South Shore Lady Vikings guard Alexia “Lex” Nelson has committed to the Division-I University of Maryland, Baltimore County, her dad, Wiford, announced yesterday.
Nelson said she had interests and offers from other D-I programs such as Stony Brook, Hofstra, and St. Bonaventure. But she went with the Retrievers in the end because she likes the campus, the team, and grew found of their coach, Johnetta Hayes.
Plus, Nelson, sister of Brooklyn Collaigtes’ Sion, said UMBC pursued her the hardest and most serious, coming to watch her play at the Rose Classic Tournament and in a playoff tilt this year.
“When I went to (visit) the school, I liked the gym, I liked the program, and I liked the way coach (Hayes) coached,” Nelson, 17, said. “UMBC showed the most interest in me, so that was a good sign.”
Additionally, Nelson noted that Hayes has a history of winning, posting a 115-73 record over her six seasons at Texas Southern University’s helm, though the Retrievers went 10-18 in the 2019-20 campaign.
The Canarsie native said she has become accustomed to triumphs at South Shore, capturing a PSAL championship with the squad last year, and registered a 16-2 record, with two postseason victories before the Public School Athletic League (PSAL) canceled the season due to COVID-19.
Nelson, who spent two years at Nazareth High School in East Flatbush, also enjoyed success with AAU clubs New Jersey Sparks and Gachous.
“I’m coming from a winning situation,” said Nelson, who averaged 7.4 ppg and two assists ppg with the Lady Vikings in 2019-20. “So I like to keep that going.”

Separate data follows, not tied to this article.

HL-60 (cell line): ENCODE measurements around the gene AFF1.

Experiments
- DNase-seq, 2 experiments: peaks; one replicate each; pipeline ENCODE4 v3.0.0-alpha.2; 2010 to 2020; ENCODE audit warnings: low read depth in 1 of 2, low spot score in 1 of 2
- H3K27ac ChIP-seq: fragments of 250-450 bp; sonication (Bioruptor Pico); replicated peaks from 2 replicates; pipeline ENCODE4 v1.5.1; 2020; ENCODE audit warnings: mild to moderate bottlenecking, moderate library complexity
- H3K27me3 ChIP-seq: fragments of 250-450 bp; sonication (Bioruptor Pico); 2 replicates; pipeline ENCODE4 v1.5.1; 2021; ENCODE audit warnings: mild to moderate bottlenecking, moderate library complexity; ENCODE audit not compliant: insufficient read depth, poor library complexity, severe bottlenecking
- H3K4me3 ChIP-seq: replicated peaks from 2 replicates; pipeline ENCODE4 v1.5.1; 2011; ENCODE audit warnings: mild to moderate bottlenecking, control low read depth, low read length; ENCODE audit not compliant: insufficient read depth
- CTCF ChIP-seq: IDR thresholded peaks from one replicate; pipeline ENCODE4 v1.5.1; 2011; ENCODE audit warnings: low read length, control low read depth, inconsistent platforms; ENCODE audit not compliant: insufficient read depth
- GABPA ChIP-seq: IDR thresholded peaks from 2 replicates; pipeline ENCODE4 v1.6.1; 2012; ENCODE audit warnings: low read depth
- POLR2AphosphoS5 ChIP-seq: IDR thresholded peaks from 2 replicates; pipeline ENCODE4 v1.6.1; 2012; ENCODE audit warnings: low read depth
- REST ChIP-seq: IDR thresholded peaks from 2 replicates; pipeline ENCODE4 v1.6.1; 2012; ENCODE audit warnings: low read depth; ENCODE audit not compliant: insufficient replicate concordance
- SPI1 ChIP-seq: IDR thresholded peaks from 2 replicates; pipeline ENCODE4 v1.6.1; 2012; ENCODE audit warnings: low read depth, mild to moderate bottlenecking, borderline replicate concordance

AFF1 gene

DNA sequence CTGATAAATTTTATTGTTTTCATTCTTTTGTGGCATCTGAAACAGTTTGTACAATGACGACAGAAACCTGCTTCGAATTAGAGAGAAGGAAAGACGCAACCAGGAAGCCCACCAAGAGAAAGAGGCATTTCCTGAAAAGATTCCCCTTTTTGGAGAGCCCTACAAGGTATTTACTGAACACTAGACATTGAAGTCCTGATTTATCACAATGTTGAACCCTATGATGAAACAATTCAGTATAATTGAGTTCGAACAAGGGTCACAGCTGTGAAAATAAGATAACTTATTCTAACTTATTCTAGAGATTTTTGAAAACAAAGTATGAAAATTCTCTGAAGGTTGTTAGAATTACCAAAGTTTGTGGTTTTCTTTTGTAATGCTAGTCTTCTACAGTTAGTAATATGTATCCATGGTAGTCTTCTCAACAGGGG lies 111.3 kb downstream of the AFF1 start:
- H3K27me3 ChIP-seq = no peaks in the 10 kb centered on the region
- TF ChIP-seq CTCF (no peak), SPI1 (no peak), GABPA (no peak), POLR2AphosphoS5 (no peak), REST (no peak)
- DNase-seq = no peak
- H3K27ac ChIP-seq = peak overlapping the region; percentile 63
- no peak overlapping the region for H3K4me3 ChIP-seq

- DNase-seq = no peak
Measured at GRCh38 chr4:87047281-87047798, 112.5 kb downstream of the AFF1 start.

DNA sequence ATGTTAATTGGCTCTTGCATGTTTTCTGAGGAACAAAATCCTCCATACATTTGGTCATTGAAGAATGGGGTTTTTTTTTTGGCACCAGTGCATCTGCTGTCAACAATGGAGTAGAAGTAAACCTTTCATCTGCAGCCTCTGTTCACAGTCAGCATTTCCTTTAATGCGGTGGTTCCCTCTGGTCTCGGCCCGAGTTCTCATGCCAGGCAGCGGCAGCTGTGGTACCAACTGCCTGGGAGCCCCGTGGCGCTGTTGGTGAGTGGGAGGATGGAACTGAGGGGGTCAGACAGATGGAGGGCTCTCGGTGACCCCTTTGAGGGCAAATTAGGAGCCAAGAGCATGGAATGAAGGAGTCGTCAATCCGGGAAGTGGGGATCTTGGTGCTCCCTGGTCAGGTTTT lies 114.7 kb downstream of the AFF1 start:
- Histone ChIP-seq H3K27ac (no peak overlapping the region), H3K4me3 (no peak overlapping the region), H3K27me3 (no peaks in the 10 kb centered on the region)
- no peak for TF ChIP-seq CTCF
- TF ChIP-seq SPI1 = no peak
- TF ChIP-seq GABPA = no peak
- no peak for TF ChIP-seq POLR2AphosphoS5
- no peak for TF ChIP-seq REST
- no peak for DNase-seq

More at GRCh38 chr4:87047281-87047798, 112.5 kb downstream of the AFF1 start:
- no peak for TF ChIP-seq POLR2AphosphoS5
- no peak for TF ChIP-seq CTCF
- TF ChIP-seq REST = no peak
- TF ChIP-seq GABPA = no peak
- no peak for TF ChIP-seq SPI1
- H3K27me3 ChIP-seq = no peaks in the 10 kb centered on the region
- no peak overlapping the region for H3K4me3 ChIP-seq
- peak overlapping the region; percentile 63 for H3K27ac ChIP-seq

Nelson — who attends SSHS’s Victory Collegiate, where she pulls down good grades while knocking down jumpers — attributes part of her improved play to Lady Vikings renowned head coach Anwar Gladden, who is known for getting the best out of his players..
“Being coached by Anwar is not easy, so I know what to expect (at the college level),” Nelson said of hard work on and off the hardwood as well as performing well expectations. “He mentally pushes you and is demanding. At times when you don’t see yourself doing it (succeeding), he does.”
A once painfully shy young lady, Wilford Nelson said his daughter’s improved play and increased college recruitment was due to her becoming more of a verbal leader at South Shore, not to mention her solid work ethic, molding her into a Division-I player.
“The difference between a D-I player and everyone else is being vocal (on the court),” said Wiford Nelson – a successful real estate person at Corcoran. “And she has come out of her shell a little more, but she can come out even more.” However, “she has come a long way.”
All the way to the D-I level, in fact.
— Jerry Del Priore